Here's my response/reasoning for my FaceBook post last Friday when I asked if ACISD offers a homework free night: I recently watched a documentary called "Race To Nowhere" talking about the relentless pressures and piles of homework that are being placed on students yet several consequences are happening as result; little family time during weeknights, students are sleep deprived because long hours of homework leading into the early morning, illness and headaches, depression from the stress and pressure, suicide in teens and older children because of the stress and/or fear of failure, short-term learning for the sake of a test but not actual learning with reasoning skills, and an epidemic of cheating because of either the fact they can't finish it all or the pressures to pass or have a certain GPA for college applications. The documentary went on to share some of the benefits teachers have seen when they have required less homework, and when districts have mandated homework free nights. Those benefits included higher grades and better attitudes toward learning...I know all media, including documentaries such as this, are biased. I know that not all school districts are the same. I realize this; however, one of the realities that I know first hand is that another consequence of sooo much homework is students dropping from the church and youth ministry. Time and time again, I have seen students as they get older and further into HS taper off in the church and youth ministry, especially coming to mid-week activities, which is our prime youth ministry time. As I've approached those students that taper off, many (not all) will tell me (in what appears in all sincerity) that they want to come or would come but they have too much homework. Also, many that do come to our mid-week services have mentioned that they are often distracted by the homework that awaits them when they get home. This bothers me tremendously, not because I pridefully want them to come hear me or to my activities, but the biblical truth that when we neglect to meet together as believers and connect to the body of Christ our faith becomes wavering and weak. We need the body of believers to stir us up to love and good works, to build and encourage one another in maturity of the faith (Heb. 10:23-25; Eph 4:12-15) The habit of neglecting the body will lead to a weak and meaningless faith because you cannot live the Christian life alone. I don't say this - Jesus through Scripture tells us this. When students as teenagers begin making it a habit of neglect now, how much more will this habit continue into their college or adult life as stresses take a different form?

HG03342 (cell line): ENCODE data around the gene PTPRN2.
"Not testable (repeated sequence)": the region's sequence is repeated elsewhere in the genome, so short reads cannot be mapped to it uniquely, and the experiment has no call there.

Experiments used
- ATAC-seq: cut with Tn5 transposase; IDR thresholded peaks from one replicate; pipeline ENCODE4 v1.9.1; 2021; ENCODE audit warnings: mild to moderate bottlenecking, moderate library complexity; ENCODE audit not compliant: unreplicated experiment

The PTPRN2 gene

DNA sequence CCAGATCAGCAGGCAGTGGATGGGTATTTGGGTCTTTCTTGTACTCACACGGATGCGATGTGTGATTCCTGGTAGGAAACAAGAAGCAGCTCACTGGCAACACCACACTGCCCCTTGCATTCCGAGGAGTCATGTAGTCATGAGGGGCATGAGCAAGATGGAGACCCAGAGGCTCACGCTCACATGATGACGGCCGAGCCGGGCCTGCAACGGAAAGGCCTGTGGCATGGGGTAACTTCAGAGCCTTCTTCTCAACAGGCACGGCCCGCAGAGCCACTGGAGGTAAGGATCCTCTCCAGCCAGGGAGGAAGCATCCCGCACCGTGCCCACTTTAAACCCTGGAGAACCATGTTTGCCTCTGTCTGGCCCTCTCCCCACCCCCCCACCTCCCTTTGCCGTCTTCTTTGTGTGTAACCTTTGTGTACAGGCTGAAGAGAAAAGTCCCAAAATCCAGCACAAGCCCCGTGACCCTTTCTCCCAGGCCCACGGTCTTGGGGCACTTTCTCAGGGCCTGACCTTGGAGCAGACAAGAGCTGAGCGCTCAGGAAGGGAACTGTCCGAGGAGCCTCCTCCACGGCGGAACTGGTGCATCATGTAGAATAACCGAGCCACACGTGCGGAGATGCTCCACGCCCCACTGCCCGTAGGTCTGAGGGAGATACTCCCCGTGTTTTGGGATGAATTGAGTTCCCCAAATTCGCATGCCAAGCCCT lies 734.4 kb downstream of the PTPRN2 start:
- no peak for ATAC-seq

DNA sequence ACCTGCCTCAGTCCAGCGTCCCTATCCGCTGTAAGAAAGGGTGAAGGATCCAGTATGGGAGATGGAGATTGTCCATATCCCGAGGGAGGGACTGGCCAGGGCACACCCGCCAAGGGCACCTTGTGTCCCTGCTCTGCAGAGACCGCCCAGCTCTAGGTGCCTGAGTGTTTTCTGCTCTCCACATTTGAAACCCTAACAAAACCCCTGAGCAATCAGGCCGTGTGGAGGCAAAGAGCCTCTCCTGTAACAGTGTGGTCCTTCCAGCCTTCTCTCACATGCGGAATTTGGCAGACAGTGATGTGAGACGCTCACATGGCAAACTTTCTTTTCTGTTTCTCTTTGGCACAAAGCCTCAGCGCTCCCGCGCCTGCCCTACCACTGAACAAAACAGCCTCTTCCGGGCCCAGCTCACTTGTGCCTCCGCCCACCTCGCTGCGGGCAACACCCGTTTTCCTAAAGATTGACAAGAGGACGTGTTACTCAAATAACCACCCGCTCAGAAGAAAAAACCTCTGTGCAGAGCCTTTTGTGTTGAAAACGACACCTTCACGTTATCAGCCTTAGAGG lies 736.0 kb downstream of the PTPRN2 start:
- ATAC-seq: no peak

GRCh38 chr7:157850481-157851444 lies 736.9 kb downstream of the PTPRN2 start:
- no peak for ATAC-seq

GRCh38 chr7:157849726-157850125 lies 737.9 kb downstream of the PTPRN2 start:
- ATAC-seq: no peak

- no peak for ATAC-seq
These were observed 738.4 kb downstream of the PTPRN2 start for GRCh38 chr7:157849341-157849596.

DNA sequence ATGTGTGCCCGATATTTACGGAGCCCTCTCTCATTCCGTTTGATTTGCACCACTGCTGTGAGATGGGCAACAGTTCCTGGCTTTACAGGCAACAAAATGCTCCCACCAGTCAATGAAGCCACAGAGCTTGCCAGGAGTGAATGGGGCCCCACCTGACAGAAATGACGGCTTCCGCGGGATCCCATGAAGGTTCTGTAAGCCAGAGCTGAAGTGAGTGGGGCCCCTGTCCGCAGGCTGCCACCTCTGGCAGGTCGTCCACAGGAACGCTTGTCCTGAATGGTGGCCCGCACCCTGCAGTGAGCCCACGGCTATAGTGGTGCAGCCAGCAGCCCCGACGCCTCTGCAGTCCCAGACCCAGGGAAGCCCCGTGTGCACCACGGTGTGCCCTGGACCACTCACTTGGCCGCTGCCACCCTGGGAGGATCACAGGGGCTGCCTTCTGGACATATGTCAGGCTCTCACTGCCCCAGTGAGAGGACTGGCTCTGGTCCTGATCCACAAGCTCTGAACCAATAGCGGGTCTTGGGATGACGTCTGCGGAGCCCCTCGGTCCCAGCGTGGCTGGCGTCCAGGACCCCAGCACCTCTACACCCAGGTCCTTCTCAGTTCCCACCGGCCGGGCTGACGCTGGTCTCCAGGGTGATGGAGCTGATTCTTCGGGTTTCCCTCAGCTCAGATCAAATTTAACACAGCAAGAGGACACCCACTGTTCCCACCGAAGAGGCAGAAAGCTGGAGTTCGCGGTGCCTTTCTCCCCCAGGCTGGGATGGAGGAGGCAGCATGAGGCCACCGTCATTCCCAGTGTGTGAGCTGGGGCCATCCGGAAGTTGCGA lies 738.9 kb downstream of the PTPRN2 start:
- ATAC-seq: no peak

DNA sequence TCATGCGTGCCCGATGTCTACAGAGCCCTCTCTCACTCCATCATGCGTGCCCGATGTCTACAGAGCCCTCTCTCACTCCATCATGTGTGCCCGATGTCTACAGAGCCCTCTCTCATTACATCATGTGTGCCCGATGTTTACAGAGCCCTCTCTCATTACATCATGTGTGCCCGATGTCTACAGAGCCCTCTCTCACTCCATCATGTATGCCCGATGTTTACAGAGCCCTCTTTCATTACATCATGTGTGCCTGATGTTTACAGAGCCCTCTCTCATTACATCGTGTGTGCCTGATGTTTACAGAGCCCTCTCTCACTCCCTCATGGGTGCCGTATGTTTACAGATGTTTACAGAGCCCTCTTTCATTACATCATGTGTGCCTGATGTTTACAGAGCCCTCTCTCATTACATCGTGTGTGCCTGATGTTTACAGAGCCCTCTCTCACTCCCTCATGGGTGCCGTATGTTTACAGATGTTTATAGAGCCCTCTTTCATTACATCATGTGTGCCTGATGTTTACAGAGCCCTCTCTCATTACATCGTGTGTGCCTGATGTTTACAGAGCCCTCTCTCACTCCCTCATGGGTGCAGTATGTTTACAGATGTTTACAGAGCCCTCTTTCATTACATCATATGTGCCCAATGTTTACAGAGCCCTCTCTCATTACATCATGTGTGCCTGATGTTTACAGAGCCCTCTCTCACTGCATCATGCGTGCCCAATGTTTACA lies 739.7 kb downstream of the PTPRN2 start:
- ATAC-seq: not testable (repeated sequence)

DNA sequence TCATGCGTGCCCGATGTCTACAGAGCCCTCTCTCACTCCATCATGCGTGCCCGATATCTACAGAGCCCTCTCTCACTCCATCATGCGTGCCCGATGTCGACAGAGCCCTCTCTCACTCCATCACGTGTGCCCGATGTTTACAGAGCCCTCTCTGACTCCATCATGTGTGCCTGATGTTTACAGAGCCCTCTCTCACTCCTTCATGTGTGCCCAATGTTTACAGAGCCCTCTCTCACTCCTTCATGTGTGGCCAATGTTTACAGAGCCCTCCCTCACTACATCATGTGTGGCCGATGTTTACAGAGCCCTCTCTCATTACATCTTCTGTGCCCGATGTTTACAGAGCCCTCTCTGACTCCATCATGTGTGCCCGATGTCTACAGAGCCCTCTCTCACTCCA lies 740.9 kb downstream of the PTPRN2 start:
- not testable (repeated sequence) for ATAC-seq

What can we do?
Here are just a few quick thoughts:
1. I think one thing we could do is propose a weekly homework free night in our districts. I would suggest Wednesday because most youth church activities in our community happen that evening (not just FBC). Due to my lack of children in the district, my voice probably wouldn't be strong enough, but perhaps a combination of voices could make a difference. This can take away some of the excuse of homework for lack of church participation, but it also gives the students a stress free evening in the middle of the week.